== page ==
• Announcements

    • khawk

      Download the Game Design and Indie Game Marketing Freebook   07/19/17

      GameDev.net and CRC Press have teamed up to bring a free ebook of content curated from top titles published by CRC Press. The freebook, Practices of Game Design & Indie Game Marketing, includes chapters from The Art of Game Design: A Book of Lenses, A Practical Guide to Indie Game Marketing, and An Architectural Approach to Level Design. The GameDev.net FreeBook is relevant to game designers, developers, and those interested in learning more about the challenges in game development. We know game development can be a tough discipline and business, so we picked several chapters from CRC Press titles that we thought would be of interest to you, the GameDev.net audience, in your journey to design, develop, and market your next game. The free ebook is available through CRC Press by clicking here. The Curated Books The Art of Game Design: A Book of Lenses, Second Edition, by Jesse Schell Presents 100+ sets of questions, or different lenses, for viewing a game’s design, encompassing diverse fields such as psychology, architecture, music, film, software engineering, theme park design, mathematics, anthropology, and more. Written by one of the world's top game designers, this book describes the deepest and most fundamental principles of game design, demonstrating how tactics used in board, card, and athletic games also work in video games. It provides practical instruction on creating world-class games that will be played again and again. View it here. A Practical Guide to Indie Game Marketing, by Joel Dreskin Marketing is an essential but too frequently overlooked or minimized component of the release plan for indie games. A Practical Guide to Indie Game Marketing provides you with the tools needed to build visibility and sell your indie games. With special focus on those developers with small budgets and limited staff and resources, this book is packed with tangible recommendations and techniques that you can put to use immediately. As a seasoned professional of the indie game arena, author Joel Dreskin gives you insight into practical, real-world experiences of marketing numerous successful games and also provides stories of the failures. View it here. An Architectural Approach to Level Design This is one of the first books to integrate architectural and spatial design theory with the field of level design. The book presents architectural techniques and theories for level designers to use in their own work. It connects architecture and level design in different ways that address the practical elements of how designers construct space and the experiential elements of how and why humans interact with this space. Throughout the text, readers learn skills for spatial layout, evoking emotion through gamespaces, and creating better levels through architectural theory. View it here. Learn more and download the ebook by clicking here. Did you know? GameDev.net and CRC Press also recently teamed up to bring GDNet+ Members up to a 20% discount on all CRC Press books. Learn more about this and other benefits here.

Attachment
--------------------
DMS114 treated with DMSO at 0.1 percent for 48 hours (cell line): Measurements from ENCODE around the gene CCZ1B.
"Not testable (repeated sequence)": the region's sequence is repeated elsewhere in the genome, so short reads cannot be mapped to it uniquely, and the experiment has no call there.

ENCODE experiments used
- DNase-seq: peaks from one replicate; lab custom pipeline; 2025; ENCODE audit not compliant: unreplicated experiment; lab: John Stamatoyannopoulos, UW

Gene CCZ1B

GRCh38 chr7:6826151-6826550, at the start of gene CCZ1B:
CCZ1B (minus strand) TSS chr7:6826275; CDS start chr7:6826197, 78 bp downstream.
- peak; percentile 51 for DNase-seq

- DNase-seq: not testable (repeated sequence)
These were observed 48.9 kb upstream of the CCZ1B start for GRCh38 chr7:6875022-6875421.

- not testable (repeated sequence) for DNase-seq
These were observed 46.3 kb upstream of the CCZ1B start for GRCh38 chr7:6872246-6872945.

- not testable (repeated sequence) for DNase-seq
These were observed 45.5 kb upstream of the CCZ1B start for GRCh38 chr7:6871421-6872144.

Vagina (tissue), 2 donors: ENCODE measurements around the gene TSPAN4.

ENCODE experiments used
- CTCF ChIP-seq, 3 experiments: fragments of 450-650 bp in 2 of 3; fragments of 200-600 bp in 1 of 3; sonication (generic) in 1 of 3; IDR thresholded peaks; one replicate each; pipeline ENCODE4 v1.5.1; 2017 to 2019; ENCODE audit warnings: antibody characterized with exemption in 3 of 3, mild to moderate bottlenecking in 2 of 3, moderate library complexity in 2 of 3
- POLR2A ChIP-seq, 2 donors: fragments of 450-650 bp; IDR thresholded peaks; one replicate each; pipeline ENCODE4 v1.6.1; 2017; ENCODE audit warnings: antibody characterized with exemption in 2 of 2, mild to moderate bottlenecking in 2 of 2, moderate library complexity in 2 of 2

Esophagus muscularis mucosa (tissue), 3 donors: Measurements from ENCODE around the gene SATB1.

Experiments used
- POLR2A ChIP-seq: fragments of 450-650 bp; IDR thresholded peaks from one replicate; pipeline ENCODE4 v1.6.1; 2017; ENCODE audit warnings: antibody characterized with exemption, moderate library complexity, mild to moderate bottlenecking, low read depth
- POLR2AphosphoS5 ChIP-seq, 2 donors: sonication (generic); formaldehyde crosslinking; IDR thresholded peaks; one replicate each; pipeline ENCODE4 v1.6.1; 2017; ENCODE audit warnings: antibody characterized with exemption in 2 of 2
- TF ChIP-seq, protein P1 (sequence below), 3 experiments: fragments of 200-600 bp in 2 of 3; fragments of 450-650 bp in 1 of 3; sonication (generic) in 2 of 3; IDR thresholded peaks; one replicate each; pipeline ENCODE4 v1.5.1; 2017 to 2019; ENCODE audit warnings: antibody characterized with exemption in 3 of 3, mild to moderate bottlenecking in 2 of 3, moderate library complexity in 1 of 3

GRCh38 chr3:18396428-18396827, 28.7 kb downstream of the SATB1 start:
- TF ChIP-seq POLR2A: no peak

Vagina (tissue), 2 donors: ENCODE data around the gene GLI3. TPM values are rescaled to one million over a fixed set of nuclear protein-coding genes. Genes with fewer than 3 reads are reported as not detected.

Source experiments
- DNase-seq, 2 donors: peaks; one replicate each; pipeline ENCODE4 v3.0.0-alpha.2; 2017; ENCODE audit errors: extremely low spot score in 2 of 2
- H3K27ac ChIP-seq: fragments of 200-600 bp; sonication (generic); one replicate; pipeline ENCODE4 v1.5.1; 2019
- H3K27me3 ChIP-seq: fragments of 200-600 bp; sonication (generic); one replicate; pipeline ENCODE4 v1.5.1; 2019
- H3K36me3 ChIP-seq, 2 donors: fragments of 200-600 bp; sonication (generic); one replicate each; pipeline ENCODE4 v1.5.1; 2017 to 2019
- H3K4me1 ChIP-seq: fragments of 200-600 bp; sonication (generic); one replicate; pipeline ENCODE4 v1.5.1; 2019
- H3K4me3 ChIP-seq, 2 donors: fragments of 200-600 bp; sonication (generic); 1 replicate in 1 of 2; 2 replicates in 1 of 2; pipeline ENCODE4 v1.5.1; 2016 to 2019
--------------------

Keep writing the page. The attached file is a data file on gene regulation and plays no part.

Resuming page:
Sign in to follow this  
Followers 0
Locutusborg

z buffer effect

9 posts in this topic

Hello All

I've got a space sim game more or less running, but i'm finding an issue with the z-buffer.
Z-buffer is working (close objects are in front of far objects), but the effect of things getting smaller in the distance is not so strong. example:
my ships have a diameter of 1 approx. they become "close to invisible, abt 1-2 pixel) at a distance of 150 (DirectX units)
The planets have a diameter of about 50, and even at a distance of 1500 (the other end of the level) they are not much smaller

Is there any way to increase this effect so that the planets (and ships) will be more smaller in the distance? Only option i can think of is scaling objects down, or distances up, but this will cost me a lot of work. If anyone knows a programmatic option I'd love to know!